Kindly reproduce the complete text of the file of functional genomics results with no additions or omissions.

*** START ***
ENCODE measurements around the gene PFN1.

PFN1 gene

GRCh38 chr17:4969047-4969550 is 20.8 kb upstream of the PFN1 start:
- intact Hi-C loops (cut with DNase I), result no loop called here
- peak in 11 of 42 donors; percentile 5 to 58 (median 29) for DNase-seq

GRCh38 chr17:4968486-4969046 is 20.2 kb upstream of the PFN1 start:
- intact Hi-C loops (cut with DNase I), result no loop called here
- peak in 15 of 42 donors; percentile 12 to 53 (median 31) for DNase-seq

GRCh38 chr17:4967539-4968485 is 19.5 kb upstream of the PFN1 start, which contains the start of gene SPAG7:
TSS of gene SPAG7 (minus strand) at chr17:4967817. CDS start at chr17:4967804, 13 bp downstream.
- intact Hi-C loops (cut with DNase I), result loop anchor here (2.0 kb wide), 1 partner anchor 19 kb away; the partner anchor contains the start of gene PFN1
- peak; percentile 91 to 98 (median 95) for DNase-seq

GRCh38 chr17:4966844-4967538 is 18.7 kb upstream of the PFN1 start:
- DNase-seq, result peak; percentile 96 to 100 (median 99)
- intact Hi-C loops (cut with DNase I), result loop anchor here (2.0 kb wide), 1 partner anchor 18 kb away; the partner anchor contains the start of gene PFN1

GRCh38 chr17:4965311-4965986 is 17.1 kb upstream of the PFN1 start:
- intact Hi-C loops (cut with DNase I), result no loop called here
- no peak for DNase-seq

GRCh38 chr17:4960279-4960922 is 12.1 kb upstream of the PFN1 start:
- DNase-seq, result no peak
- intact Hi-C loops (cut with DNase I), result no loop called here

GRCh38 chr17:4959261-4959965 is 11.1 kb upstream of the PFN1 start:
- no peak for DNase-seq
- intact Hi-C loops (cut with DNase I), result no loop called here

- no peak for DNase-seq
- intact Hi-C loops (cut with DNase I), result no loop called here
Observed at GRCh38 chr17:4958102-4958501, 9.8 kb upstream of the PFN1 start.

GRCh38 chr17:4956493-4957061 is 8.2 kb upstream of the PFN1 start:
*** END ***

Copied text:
ENCODE measurements around the gene PFN1.

PFN1 gene

GRCh38 chr17:4969047-4969550 is 20.8 kb upstream of the PFN1 start:
- intact Hi-C loops (cut with DNase I), result no loop called here
- peak in 11 of 42 donors; percentile 5 to 58 (median 29) for DNase-seq

GRCh38 chr17:4968486-4969046 is 20.2 kb upstream of the PFN1 start:
- intact Hi-C loops (cut with DNase I), result no loop called here
- peak in 15 of 42 donors; percentile 12 to 53 (median 31) for DNase-seq

GRCh38 chr17:4967539-4968485 is 19.5 kb upstream of the PFN1 start, which contains the start of gene SPAG7:
TSS of gene SPAG7 (minus strand) at chr17:4967817. CDS start at chr17:4967804, 13 bp downstream.
- intact Hi-C loops (cut with DNase I), result loop anchor here (2.0 kb wide), 1 partner anchor 19 kb away; the partner anchor contains the start of gene PFN1
- peak; percentile 91 to 98 (median 95) for DNase-seq

GRCh38 chr17:4966844-4967538 is 18.7 kb upstream of the PFN1 start:
- DNase-seq, result peak; percentile 96 to 100 (median 99)
- intact Hi-C loops (cut with DNase I), result loop anchor here (2.0 kb wide), 1 partner anchor 18 kb away; the partner anchor contains the start of gene PFN1

GRCh38 chr17:4965311-4965986 is 17.1 kb upstream of the PFN1 start:
- intact Hi-C loops (cut with DNase I), result no loop called here
- no peak for DNase-seq

GRCh38 chr17:4960279-4960922 is 12.1 kb upstream of the PFN1 start:
- DNase-seq, result no peak
- intact Hi-C loops (cut with DNase I), result no loop called here

GRCh38 chr17:4959261-4959965 is 11.1 kb upstream of the PFN1 start:
- no peak for DNase-seq
- intact Hi-C loops (cut with DNase I), result no loop called here

- no peak for DNase-seq
- intact Hi-C loops (cut with DNase I), result no loop called here
Observed at GRCh38 chr17:4958102-4958501, 9.8 kb upstream of the PFN1 start.

GRCh38 chr17:4956493-4957061 is 8.2 kb upstream of the PFN1 start: